• No higher-kinded types ... (Opinion): this means there are no practical implementations of category theory concepts like Category, Arrow, Functor, Monoid, Monad, etc. This is a good thing, mostly.

  • No classical inheritance (and no prototypal inheritance, for that matter). This is good.

Ecosystem

Rust has a very helpful and friendly community as well as a thriving, though a bit fledgling ecosystem, backed by the cargo package manager. Packages (libraries) are colloquially called "crates". Crates are uploaded to the crates.io package repository where they are hosted over HTTP, along with documentation.

Hint: If you use duckduckgo as your search engine you can search for crates using bang syntax like !crates mogwai, which will warp you straight to search results for that crate on crates.io (in this case that's the mogwai crate).

You can find help at the rust sub-reddit, the freenode IRC ##rust channel or more.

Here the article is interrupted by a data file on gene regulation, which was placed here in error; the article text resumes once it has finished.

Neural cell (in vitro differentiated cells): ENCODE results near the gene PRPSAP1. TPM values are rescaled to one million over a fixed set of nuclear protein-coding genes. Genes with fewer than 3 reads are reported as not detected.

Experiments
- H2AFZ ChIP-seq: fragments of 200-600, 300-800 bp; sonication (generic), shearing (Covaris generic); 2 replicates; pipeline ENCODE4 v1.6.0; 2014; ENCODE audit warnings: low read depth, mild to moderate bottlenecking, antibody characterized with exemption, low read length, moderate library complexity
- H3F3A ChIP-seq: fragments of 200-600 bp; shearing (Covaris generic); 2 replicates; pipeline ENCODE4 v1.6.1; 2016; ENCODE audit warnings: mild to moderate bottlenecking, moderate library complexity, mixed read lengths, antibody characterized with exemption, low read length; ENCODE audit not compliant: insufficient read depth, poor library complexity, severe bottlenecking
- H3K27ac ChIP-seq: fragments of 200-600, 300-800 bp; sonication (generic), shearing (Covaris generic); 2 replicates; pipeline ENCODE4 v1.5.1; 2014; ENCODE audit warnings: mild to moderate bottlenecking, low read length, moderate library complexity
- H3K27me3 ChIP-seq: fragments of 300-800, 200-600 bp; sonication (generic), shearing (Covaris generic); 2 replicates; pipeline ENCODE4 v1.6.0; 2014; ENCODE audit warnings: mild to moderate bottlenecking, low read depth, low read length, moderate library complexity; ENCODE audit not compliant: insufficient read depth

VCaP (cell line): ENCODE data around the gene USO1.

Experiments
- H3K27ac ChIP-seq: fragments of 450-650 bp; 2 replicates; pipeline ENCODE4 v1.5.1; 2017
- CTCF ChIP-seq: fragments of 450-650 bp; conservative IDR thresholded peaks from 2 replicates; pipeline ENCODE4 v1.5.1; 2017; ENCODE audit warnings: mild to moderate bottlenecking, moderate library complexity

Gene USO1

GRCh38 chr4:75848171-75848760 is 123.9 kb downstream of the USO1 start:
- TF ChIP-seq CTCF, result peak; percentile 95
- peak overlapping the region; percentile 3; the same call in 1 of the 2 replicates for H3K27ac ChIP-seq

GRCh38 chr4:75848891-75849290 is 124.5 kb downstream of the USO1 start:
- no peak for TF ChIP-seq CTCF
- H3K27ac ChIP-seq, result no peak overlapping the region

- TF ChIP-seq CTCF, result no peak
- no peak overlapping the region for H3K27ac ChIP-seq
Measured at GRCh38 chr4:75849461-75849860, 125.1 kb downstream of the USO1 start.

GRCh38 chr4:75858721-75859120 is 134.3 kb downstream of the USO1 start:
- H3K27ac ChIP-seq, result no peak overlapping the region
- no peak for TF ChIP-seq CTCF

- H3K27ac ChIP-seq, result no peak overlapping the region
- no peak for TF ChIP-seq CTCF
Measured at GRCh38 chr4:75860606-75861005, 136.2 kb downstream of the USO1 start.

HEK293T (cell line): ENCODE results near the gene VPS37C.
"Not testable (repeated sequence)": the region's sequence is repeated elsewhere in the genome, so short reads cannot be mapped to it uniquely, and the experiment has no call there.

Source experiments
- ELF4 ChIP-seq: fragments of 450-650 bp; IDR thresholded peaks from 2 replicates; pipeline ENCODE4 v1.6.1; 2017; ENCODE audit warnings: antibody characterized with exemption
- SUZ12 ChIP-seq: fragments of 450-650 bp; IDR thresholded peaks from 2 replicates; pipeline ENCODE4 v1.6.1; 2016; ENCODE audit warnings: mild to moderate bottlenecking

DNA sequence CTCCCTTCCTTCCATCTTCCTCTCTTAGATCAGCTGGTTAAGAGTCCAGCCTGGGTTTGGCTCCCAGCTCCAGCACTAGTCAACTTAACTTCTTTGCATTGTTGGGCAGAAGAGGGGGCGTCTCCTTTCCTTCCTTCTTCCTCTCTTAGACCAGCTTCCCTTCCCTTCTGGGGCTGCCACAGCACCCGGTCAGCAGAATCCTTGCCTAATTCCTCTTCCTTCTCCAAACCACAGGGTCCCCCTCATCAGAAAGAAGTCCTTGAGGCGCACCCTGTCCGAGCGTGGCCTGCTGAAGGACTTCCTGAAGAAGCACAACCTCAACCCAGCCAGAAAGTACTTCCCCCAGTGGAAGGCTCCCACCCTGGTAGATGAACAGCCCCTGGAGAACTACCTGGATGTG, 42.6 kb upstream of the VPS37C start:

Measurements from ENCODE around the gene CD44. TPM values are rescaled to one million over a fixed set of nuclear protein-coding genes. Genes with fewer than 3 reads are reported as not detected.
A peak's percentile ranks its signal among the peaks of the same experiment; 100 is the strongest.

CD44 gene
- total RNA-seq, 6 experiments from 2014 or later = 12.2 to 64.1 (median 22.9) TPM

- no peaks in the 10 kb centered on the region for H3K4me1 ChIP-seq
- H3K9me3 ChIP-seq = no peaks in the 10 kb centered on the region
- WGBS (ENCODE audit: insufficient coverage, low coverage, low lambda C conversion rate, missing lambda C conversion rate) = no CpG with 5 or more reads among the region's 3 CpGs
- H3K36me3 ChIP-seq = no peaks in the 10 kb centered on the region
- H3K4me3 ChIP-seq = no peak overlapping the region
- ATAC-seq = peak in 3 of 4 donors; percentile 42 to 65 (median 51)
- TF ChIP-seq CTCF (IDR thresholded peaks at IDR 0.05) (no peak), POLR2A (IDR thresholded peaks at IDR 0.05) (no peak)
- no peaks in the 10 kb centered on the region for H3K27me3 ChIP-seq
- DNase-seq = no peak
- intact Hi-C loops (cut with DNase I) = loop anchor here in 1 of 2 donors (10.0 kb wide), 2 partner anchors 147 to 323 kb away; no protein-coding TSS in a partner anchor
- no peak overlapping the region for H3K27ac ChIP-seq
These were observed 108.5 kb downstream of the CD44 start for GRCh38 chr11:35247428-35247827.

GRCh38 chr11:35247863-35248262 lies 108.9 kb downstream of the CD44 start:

Ok, enough - what does Rust look like?

Rust Examples

Next we'll see some examples of actual Rust code.

Functions, Values and Bindings

Rust is C-like, with braces and a mostly imperative style. Here's hello world:

fn main() {
  let name = "world";
  print!("Hello {}", name);
}

let bindings allow us to bind names to values, and names may be rebound:

fn main() {
  let x:f32 = 1.0;
  let y:f32 = 2.5;
  let name:f32 = x + y;
  let name:String = format!("Number {:.2}", name);
  print!("Hello {}", name);
}

Mutability

Mutable values are denoted using the mut keyword within a let binding, or in the parameters of a function or pattern match (basically anywhere you can name a value):

fn main() {
  let mut name = "unused_name";
  name = "Cuco";
  print!("Hello {}", name);
}

References

Like C and C++, Rust supports passing values by value or by reference. A reference is a pointer to a value. Unlike those languages, passing a value "invokes" the borrow checker. The borrow checker ensures that no more than one mutable reference to a value is obtained at any one time. This prevents a lot of bugs. To pass a value by reference, prefix the name with &. To pass a value by mutable reference, prefix the name with &mut: